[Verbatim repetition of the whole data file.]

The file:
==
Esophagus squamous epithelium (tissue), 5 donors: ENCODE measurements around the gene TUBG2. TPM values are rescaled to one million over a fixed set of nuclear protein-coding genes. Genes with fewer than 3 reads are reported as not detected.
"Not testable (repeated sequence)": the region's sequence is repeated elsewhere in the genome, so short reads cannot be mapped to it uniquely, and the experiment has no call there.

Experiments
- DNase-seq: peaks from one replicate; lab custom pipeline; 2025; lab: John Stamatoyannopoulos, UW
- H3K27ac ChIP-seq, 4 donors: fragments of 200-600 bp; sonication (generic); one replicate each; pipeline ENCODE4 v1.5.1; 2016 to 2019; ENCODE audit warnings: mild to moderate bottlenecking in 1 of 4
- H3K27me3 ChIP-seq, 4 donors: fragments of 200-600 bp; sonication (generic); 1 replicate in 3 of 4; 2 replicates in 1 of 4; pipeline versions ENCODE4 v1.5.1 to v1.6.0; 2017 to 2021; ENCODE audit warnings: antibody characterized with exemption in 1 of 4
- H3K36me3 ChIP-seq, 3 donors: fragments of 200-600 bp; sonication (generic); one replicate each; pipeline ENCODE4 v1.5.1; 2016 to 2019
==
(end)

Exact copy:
Esophagus squamous epithelium (tissue), 5 donors: ENCODE measurements around the gene TUBG2. TPM values are rescaled to one million over a fixed set of nuclear protein-coding genes. Genes with fewer than 3 reads are reported as not detected.
"Not testable (repeated sequence)": the region's sequence is repeated elsewhere in the genome, so short reads cannot be mapped to it uniquely, and the experiment has no call there.

Experiments
- DNase-seq: peaks from one replicate; lab custom pipeline; 2025; lab: John Stamatoyannopoulos, UW
- H3K27ac ChIP-seq, 4 donors: fragments of 200-600 bp; sonication (generic); one replicate each; pipeline ENCODE4 v1.5.1; 2016 to 2019; ENCODE audit warnings: mild to moderate bottlenecking in 1 of 4
- H3K27me3 ChIP-seq, 4 donors: fragments of 200-600 bp; sonication (generic); 1 replicate in 3 of 4; 2 replicates in 1 of 4; pipeline versions ENCODE4 v1.5.1 to v1.6.0; 2017 to 2021; ENCODE audit warnings: antibody characterized with exemption in 1 of 4
- H3K36me3 ChIP-seq, 3 donors: fragments of 200-600 bp; sonication (generic); one replicate each; pipeline ENCODE4 v1.5.1; 2016 to 2019